>>> * Also, do the changes which you intend to introduce, allow for code 
>>> which is currently under development, and which is not aware of 
>>> vimage/IMUNES in any way, to continue to compile and be usable 
>>> without additional developer time?
>> Code not aware of vimage just appears in all virtual machines, just as 
>> it would appear in all jails. I uses and expands on the jail 
>> infrastructure.
> OK. The presence of jail generally doesn't interfere with things I've 
> been looking at.
> I don't really have a problem with this as long as it defaults to "off" 
> for at least a first release.
> I speculate the majority of the user base don't actually need vimage. I 
> speculate it isn't an interesting feature in the near future for 
> embedded platforms. They may not know they want it (or I for that 
> matter) yet. It's a bit like trying to get a child to eat more green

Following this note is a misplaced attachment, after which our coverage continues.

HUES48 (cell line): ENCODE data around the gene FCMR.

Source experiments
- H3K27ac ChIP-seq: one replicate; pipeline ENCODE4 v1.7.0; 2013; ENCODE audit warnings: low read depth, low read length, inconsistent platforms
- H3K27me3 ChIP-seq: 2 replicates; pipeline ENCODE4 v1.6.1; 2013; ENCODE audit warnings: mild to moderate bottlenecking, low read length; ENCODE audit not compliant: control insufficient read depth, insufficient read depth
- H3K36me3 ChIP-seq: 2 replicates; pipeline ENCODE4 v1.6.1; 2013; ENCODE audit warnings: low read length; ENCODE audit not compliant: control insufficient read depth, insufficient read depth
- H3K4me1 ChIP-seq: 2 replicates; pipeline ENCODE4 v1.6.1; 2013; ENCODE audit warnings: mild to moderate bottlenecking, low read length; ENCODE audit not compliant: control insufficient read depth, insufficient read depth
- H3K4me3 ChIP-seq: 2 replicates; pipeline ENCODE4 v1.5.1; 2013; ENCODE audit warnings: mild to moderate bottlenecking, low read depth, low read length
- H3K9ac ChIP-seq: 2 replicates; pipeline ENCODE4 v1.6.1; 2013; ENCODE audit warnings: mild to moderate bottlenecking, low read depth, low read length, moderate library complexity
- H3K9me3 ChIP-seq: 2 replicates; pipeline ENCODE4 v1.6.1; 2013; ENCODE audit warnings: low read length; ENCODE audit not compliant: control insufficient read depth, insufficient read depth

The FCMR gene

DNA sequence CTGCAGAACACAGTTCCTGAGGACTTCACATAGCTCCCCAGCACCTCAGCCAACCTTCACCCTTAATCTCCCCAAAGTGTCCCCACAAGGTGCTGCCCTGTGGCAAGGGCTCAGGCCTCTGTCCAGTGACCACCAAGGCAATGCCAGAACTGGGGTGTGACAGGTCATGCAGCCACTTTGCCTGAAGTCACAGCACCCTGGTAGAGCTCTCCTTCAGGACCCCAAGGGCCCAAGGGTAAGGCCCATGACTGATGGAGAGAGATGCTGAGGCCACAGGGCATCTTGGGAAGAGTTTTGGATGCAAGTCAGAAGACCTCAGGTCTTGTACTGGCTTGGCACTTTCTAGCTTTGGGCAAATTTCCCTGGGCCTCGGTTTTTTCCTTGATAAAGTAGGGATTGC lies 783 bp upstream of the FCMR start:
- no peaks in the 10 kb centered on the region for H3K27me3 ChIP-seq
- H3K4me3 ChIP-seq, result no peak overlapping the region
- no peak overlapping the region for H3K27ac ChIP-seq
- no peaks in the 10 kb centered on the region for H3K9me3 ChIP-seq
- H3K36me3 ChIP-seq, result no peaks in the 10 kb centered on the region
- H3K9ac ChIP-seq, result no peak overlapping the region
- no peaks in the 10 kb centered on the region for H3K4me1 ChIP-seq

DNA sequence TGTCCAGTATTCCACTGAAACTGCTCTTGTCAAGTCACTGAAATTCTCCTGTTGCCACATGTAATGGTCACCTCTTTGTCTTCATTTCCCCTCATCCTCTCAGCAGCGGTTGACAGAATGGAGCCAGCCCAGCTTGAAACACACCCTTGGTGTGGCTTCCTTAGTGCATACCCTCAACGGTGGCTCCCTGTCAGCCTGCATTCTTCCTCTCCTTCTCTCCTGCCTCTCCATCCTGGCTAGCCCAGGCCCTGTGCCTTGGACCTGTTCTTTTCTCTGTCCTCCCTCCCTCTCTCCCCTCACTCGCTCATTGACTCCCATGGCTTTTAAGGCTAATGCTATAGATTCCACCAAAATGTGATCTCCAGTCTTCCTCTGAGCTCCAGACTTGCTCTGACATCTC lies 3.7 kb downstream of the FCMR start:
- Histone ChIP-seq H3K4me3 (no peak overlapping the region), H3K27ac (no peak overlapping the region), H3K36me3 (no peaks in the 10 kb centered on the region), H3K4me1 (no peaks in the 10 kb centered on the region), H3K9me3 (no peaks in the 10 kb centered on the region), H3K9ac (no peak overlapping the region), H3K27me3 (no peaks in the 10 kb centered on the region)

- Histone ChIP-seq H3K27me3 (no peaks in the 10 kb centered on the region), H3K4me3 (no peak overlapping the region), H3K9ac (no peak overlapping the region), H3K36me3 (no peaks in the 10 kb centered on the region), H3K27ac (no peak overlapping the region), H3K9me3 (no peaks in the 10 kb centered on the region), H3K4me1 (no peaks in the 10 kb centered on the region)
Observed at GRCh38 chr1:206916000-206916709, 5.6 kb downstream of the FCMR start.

> vegetables.

I am pushing this for embedded platform use.. That's what I do.
consider.. I have module A and module B that do function X on
a network segment. Now I can make a machine with 4 interfaces and
have function X performed on 4 network segments without fear
of them interacting and producing problems. WITHOUT CHANGING
MY CODE.  I can make a compbined device that has module A and module B
both on the same segment, with no fear that they'll screw each other
(just some little examples)

> Of course if vimage touches network interfaces, and can present virtual 
> NICs to the stack, then things get more complicated.

it can if you want it to.. but you mis-spoke. You said "the stack".
There is no one special stack. There are many and each virtual 
interface could be feeding to a different stack.